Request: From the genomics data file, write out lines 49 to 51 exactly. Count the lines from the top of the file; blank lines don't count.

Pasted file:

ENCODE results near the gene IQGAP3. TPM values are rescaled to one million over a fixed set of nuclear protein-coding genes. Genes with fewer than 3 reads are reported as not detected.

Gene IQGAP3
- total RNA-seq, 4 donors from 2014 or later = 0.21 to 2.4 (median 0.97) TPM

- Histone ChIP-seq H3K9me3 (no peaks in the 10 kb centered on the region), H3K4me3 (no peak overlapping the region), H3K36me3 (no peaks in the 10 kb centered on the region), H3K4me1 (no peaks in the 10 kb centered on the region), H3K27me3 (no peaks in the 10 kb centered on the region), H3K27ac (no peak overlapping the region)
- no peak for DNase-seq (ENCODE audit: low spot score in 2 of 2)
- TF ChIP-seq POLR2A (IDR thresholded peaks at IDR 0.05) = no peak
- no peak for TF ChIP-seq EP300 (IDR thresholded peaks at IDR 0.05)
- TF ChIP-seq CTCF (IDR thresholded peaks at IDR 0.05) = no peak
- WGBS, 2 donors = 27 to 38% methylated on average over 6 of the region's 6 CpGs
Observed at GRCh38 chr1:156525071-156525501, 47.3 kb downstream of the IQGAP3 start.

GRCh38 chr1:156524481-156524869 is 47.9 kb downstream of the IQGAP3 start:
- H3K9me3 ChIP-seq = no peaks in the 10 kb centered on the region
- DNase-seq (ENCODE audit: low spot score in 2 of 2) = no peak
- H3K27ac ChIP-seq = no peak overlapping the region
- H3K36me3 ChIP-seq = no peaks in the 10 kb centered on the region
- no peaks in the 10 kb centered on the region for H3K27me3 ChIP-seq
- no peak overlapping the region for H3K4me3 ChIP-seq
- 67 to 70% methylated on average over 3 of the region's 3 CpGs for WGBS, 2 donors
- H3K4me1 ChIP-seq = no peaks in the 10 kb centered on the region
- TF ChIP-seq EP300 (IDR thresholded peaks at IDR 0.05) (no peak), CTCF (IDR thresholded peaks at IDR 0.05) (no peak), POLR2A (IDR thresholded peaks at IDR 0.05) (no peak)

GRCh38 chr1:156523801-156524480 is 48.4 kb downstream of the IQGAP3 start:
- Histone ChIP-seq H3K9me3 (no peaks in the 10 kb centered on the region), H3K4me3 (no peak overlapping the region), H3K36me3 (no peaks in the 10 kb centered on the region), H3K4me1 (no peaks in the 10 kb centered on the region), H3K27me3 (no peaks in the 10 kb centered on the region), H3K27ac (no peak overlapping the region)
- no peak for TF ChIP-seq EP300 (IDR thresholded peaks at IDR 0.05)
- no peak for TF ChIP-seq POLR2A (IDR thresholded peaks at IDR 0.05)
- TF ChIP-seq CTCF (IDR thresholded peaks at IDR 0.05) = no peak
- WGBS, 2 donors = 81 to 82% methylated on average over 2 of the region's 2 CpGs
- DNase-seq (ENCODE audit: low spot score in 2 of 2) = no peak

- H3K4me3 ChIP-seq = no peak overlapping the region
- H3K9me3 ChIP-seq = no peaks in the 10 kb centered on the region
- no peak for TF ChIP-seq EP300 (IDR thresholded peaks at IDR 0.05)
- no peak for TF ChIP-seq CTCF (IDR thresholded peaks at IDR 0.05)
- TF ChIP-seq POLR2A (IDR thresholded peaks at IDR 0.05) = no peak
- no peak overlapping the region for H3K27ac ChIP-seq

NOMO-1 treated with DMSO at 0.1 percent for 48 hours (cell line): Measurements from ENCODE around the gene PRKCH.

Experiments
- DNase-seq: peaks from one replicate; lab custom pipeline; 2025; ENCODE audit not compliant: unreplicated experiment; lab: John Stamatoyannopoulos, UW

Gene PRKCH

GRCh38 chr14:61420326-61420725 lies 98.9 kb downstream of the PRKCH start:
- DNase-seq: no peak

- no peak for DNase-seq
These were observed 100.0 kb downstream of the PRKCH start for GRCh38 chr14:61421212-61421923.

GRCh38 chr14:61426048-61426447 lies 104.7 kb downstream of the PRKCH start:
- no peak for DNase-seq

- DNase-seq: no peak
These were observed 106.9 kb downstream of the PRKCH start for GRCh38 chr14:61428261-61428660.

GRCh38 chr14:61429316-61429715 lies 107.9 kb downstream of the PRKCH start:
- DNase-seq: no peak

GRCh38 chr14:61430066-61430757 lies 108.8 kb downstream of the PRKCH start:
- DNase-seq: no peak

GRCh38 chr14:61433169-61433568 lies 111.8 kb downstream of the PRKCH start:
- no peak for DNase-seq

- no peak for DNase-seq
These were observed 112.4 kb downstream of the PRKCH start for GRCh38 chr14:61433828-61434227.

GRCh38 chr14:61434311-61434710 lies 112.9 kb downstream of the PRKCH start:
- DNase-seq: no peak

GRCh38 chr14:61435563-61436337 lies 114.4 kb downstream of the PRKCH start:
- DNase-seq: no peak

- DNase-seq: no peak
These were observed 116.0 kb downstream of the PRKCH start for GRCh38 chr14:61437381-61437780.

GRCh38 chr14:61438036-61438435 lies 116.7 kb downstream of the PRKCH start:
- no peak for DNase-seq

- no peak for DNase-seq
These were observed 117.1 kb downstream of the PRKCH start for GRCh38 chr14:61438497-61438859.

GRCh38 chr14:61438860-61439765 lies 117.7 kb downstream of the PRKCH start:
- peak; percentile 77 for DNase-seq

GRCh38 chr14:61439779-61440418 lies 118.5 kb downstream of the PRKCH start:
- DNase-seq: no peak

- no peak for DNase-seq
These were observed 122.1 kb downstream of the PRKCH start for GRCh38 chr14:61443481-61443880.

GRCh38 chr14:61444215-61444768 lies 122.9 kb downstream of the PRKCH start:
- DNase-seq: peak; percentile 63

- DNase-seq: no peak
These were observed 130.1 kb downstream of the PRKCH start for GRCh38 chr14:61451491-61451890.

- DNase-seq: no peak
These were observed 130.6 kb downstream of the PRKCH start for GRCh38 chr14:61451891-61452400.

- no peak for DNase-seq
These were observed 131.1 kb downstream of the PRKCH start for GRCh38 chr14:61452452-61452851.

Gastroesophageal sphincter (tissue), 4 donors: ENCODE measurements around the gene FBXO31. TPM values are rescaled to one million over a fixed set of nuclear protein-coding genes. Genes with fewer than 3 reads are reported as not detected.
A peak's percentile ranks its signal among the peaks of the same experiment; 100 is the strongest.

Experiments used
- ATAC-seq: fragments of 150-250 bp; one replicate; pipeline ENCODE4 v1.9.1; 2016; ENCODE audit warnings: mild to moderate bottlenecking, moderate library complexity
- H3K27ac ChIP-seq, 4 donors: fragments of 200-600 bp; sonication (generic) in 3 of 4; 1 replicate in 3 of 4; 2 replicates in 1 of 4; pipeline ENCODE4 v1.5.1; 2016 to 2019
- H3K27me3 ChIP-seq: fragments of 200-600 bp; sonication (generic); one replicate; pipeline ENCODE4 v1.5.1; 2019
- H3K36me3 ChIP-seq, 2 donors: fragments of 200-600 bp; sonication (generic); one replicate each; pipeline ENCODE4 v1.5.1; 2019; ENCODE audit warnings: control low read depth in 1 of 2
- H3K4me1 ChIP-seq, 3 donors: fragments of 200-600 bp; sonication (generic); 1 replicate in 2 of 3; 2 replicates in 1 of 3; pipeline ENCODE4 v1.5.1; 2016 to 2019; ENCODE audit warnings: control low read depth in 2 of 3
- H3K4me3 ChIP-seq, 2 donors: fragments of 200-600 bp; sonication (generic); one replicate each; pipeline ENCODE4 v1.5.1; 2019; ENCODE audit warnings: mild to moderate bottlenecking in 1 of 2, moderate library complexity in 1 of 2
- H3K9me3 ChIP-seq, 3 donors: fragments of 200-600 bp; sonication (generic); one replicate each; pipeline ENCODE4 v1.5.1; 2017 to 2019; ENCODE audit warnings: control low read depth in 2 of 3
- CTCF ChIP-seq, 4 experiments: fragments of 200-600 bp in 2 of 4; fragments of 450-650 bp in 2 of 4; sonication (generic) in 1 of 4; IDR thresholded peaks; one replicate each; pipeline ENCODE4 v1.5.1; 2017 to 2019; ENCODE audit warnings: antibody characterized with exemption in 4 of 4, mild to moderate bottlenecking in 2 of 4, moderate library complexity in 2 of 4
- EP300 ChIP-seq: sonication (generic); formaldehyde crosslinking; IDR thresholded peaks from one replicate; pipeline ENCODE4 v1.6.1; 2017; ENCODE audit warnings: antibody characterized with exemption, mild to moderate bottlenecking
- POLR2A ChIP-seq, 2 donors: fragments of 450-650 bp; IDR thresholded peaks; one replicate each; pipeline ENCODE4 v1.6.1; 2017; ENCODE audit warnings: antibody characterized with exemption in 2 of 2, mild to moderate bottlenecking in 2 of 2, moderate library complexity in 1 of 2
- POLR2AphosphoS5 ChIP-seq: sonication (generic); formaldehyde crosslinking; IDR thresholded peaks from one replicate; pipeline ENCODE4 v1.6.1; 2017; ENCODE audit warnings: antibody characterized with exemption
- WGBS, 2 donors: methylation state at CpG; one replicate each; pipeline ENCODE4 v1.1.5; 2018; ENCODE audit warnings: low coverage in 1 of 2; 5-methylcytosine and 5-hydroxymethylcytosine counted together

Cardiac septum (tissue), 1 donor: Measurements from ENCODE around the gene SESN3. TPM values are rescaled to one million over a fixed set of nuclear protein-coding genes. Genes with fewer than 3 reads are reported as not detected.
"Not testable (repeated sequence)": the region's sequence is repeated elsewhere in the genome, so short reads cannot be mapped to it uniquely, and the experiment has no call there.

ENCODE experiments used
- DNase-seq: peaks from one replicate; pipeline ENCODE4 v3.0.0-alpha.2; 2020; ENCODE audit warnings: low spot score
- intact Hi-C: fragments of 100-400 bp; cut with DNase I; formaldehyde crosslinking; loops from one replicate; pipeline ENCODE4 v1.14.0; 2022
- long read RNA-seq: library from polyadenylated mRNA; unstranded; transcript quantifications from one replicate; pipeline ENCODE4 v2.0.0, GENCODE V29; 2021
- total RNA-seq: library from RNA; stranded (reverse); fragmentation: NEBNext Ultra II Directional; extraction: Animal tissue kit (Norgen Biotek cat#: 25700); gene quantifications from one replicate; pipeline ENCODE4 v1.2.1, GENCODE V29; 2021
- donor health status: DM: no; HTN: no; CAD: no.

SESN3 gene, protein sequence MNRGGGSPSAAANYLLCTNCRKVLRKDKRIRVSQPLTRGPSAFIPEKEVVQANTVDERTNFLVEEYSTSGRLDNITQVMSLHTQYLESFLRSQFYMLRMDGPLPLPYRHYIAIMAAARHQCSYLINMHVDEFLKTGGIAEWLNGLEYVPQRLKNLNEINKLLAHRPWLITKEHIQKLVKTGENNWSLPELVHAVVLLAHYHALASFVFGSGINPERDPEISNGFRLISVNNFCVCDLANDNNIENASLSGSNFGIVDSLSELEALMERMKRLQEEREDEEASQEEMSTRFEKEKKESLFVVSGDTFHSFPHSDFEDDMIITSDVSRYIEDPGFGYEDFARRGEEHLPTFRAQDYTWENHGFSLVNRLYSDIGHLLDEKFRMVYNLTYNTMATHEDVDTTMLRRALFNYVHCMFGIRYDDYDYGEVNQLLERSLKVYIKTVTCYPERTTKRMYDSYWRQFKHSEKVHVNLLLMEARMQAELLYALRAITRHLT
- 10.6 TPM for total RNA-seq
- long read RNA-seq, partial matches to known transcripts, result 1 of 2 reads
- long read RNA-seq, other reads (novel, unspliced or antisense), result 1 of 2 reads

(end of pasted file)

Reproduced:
- DNase-seq: no peak

GRCh38 chr14:61433169-61433568 lies 111.8 kb downstream of the PRKCH start:
- no peak for DNase-seq